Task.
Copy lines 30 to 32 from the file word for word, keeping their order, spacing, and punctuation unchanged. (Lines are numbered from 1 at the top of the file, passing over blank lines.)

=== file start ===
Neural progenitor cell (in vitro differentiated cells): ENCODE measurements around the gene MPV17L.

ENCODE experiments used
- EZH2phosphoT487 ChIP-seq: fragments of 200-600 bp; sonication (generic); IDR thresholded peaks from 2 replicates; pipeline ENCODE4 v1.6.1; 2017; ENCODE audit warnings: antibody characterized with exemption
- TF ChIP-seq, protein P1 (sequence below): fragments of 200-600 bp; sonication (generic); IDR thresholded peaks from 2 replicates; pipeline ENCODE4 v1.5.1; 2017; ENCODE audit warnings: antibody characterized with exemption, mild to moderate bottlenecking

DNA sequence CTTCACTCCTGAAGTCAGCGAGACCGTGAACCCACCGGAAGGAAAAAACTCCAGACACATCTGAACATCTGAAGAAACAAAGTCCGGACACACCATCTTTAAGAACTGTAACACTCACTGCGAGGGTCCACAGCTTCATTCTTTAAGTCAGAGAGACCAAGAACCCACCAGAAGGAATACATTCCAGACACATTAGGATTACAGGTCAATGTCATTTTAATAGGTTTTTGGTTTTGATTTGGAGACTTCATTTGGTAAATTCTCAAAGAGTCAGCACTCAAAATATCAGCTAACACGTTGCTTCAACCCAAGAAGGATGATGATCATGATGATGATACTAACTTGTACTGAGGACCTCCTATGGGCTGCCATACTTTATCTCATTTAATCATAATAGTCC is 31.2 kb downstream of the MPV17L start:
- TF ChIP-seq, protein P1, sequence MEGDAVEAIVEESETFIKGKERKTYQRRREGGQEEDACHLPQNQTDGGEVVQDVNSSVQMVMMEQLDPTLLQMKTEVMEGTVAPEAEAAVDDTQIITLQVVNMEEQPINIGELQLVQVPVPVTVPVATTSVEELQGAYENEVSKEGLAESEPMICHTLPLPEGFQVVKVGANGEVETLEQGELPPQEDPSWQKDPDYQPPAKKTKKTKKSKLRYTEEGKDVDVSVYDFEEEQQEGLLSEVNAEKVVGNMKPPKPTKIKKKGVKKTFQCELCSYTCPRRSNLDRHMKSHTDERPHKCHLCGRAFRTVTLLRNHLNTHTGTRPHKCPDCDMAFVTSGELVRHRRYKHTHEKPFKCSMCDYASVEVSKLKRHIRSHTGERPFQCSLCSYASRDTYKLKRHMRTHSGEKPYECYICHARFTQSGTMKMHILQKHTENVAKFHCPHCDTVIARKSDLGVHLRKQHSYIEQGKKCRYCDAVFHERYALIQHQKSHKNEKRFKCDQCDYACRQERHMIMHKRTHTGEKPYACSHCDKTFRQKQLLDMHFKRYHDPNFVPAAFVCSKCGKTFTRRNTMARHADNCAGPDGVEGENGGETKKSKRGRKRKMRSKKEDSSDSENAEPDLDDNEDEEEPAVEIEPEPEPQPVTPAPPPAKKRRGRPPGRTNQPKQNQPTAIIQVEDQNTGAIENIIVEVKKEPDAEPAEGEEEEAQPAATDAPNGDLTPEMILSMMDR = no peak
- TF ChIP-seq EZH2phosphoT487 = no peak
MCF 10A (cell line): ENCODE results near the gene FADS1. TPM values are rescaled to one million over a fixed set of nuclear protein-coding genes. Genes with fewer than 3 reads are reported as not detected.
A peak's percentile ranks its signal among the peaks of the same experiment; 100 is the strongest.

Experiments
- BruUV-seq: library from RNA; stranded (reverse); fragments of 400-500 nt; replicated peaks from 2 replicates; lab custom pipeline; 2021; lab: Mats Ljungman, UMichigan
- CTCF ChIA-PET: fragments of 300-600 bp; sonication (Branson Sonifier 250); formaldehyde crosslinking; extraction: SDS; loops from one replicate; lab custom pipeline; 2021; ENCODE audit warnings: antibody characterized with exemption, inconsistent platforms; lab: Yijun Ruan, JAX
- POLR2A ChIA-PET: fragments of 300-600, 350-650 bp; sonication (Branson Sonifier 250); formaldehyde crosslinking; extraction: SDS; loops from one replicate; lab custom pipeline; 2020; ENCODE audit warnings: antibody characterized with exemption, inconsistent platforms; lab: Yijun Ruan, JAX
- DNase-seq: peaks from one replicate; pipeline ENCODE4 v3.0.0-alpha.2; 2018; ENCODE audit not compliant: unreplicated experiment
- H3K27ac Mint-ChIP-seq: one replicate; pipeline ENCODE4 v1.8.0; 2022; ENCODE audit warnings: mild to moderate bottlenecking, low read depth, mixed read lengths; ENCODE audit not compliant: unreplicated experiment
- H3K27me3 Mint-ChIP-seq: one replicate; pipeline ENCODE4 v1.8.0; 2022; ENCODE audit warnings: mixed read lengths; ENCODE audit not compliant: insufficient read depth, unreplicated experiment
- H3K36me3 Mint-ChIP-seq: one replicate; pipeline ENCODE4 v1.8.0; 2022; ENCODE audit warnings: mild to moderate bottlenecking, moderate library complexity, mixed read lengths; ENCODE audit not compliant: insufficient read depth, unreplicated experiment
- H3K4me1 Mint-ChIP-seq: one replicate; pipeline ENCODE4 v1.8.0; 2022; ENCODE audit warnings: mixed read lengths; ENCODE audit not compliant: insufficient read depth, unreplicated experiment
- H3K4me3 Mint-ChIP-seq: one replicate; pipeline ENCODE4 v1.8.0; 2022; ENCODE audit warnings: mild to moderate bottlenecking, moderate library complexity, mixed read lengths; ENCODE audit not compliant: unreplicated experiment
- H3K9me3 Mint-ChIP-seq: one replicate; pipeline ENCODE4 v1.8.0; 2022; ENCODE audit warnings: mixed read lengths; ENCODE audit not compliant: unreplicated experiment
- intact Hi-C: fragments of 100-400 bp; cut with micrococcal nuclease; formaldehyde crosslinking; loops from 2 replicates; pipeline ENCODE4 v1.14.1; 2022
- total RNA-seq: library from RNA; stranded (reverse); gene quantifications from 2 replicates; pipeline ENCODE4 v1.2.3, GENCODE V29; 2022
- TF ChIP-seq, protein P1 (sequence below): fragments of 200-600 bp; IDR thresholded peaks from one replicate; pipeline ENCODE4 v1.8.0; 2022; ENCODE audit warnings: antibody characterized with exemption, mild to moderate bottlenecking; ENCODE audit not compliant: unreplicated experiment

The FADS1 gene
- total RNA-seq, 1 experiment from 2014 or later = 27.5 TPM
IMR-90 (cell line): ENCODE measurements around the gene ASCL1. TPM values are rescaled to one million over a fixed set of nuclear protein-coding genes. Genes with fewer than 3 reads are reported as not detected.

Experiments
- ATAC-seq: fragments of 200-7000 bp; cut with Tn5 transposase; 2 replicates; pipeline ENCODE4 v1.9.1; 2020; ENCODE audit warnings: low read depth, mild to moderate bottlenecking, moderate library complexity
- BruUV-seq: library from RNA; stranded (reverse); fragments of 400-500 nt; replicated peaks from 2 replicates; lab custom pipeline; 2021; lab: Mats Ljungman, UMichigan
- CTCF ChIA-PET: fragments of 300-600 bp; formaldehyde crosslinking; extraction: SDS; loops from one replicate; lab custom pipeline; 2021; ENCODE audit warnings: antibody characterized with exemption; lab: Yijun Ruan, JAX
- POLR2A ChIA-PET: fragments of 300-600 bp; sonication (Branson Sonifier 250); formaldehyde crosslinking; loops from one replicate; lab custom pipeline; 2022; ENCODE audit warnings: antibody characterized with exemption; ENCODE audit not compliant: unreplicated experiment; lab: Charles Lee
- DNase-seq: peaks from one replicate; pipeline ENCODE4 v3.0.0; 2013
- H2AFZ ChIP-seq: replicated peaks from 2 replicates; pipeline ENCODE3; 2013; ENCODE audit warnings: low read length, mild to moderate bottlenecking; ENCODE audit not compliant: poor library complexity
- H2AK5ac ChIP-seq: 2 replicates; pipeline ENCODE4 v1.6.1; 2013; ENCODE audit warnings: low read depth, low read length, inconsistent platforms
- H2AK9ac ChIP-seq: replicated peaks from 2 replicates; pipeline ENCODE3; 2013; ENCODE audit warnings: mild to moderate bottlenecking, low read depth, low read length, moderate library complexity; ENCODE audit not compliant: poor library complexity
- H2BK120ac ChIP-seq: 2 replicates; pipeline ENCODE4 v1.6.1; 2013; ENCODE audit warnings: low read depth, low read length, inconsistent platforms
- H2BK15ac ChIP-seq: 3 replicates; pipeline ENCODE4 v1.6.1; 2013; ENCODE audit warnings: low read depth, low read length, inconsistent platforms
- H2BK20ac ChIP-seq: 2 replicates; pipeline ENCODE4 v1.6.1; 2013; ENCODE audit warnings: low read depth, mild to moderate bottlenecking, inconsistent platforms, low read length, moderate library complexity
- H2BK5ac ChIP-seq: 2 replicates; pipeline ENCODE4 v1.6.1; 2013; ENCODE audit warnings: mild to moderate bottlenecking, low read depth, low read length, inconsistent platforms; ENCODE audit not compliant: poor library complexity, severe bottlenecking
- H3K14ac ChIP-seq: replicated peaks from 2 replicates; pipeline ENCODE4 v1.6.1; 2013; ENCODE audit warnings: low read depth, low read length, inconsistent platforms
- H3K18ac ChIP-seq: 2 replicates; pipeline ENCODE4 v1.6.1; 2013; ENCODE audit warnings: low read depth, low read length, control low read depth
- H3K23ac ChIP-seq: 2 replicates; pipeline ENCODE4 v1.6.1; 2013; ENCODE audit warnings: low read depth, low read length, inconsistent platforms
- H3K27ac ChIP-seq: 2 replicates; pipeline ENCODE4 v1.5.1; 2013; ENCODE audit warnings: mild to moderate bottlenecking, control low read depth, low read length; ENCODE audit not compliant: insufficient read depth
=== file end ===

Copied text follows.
- CTCF ChIA-PET: fragments of 300-600 bp; formaldehyde crosslinking; extraction: SDS; loops from one replicate; lab custom pipeline; 2021; ENCODE audit warnings: antibody characterized with exemption; lab: Yijun Ruan, JAX
- POLR2A ChIA-PET: fragments of 300-600 bp; sonication (Branson Sonifier 250); formaldehyde crosslinking; loops from one replicate; lab custom pipeline; 2022; ENCODE audit warnings: antibody characterized with exemption; ENCODE audit not compliant: unreplicated experiment; lab: Charles Lee
- DNase-seq: peaks from one replicate; pipeline ENCODE4 v3.0.0; 2013